BCFT Food Scientists Spotlight: Webb Girard & Katherine Langel

Dulce de leche is the stuff dreams are made of; deeply rich and nutty, with a sweet caramel flavor and thick, unctuous texture. It is a South American treat made by slowly cooking sweetened condensed milk until the Maillard reaction occurs, which involves the interaction of free amino acids and reducing sugars in the presence of heat.

When recently tasked with making a dulce de leche drizzle sauce for a dessert project, the team and I set out on an experiment with slow cooking methods to see which technique would yield the best results and the most efficient process.

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Lesley Werblin

The Problem

We started comparing different possible slow cooking methods for cans of sweetened condensed milk:

  • Simmering the can in water
  • Pressure cooking
  • Crockpot cooking
  • Dutch oven cooking

Pulling out the pressure cooker, filling with water and the dropping in the cans was by far the fastest method and resulted in a thick, rich, darkly colored dulce de leche. Only one problem: we wanted it to be drizzled on top of our dessert, and there was no way our pressure-cooked dulce de leche would ever drizzle.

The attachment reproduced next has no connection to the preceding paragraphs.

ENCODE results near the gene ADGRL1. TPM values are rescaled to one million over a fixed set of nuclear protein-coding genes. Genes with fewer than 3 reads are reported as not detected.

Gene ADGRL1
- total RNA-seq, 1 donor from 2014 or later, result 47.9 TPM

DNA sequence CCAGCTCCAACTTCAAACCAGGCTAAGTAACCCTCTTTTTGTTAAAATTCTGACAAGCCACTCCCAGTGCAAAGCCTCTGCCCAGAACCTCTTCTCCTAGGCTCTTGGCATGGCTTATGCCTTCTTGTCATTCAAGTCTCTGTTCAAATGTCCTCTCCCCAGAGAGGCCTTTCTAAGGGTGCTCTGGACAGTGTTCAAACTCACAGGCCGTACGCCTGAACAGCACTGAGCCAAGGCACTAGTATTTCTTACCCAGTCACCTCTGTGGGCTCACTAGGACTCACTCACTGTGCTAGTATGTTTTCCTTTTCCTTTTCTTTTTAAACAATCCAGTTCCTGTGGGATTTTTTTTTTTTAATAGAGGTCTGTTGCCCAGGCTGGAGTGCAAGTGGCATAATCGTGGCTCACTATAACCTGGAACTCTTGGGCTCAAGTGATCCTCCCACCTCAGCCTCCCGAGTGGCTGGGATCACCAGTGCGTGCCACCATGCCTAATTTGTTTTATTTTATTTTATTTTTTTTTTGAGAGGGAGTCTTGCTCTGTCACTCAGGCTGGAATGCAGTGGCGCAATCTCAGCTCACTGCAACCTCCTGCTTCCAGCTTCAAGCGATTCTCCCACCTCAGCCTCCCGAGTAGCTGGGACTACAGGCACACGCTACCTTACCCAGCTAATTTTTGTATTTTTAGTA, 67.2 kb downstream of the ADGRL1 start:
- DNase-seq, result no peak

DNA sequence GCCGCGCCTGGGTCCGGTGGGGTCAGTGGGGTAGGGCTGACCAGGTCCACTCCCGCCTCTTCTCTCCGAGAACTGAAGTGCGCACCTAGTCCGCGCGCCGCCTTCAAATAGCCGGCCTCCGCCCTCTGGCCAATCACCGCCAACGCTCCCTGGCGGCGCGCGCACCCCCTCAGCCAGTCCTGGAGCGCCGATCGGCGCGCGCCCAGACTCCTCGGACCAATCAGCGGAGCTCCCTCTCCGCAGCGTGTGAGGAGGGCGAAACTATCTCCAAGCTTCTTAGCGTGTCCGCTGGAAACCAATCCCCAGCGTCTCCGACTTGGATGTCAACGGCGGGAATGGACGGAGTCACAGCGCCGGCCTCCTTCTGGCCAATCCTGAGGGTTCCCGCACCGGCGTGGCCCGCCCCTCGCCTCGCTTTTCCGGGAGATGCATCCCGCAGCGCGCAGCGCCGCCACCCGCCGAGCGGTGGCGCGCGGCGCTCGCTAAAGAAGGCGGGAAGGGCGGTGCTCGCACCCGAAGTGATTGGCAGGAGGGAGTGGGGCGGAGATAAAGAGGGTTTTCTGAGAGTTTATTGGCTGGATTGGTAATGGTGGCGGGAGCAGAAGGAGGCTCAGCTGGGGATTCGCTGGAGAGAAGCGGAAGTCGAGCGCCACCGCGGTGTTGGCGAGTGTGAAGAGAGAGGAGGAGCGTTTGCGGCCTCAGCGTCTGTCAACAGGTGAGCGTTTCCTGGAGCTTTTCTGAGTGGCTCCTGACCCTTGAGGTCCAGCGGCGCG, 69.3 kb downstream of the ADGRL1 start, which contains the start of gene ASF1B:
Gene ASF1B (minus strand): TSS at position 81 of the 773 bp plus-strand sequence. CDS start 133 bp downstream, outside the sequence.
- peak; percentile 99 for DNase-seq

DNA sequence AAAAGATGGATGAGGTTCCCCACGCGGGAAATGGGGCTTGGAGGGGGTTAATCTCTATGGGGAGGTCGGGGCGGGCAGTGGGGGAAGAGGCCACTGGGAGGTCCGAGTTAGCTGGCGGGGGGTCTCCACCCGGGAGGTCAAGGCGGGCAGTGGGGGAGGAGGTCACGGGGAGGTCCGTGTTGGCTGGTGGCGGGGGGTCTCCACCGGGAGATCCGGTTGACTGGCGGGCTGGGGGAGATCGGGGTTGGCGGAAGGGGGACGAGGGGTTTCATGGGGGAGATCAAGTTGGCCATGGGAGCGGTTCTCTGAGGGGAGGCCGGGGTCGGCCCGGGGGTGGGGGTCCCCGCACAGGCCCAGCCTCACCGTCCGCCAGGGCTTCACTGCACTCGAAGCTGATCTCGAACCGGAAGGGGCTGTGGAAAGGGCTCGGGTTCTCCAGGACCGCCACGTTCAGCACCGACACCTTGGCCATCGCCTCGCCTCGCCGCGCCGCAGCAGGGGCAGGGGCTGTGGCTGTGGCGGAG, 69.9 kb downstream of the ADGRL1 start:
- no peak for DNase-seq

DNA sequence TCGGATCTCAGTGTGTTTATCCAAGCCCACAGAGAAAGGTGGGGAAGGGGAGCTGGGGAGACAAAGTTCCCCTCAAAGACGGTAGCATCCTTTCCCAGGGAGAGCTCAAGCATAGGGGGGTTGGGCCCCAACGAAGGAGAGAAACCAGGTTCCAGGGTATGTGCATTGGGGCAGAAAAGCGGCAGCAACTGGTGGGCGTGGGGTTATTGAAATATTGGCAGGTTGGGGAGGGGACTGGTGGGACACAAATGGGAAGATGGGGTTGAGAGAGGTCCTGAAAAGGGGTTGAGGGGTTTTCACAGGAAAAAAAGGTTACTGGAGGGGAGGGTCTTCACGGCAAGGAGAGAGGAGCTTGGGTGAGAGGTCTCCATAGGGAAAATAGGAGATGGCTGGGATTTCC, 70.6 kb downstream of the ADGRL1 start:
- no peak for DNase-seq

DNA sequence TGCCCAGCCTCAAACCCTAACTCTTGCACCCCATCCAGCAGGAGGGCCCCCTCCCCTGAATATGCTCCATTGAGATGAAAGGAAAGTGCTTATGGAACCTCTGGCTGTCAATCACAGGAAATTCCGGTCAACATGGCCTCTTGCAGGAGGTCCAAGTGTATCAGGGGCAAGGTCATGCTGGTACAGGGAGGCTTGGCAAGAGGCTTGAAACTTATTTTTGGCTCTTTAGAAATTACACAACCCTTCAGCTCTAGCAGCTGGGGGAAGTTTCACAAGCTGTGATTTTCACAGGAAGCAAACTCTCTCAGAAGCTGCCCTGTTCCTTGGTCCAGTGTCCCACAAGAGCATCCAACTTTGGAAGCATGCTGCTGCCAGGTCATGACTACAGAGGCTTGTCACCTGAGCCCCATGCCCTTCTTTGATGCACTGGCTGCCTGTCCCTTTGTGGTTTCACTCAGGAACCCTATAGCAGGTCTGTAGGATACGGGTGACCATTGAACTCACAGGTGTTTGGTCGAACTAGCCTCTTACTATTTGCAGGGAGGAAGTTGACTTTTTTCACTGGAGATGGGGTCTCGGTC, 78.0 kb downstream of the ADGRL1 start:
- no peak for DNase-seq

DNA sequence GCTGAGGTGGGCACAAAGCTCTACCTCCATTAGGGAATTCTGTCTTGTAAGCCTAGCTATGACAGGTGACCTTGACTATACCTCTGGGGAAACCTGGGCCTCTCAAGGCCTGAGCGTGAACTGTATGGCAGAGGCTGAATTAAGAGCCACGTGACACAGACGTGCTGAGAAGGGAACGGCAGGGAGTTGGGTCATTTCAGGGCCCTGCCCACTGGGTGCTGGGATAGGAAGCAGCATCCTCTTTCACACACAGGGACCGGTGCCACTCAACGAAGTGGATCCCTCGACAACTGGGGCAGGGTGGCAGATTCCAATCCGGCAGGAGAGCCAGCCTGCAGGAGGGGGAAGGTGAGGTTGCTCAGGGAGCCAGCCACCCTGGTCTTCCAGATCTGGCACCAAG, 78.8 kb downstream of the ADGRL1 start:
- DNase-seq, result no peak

So why not cook it less and pull out the cans before the milk had fully caramelized leaving us with a drizzle-able sauce? Perfect. One more problem: how would I know when the cans were perfectly caramelized, but still liquid enough to pour? Sous vide to the rescue!

The Test

We poured cans of dulce de leche into glass canning jars, set them in our sous vide water bath at 85°C (185°F, not quite a simmer) and let them cook for hours, pulling a jar every 2 hours for a total of 13+. Watching the sugars caramelize was very tempting, but we kept our spoons clean until the full time had passed.

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Lesley Werblin

The Results

After opening all the jars, tasting each one and doing a drizzle-test, our preferred consistency for drizzling were the jars cooked for 9 hours which had a lovely oozy texture and rich caramel flavor. For a more traditional dulce de leche texture and color, the jars would need to continue cooking for another few hours, for a total of about 15.

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Lesley Werblin

All in all, it was a great experiment and fun to see caramelization in action. Finding our perfect dulce de leche consistency was a success!

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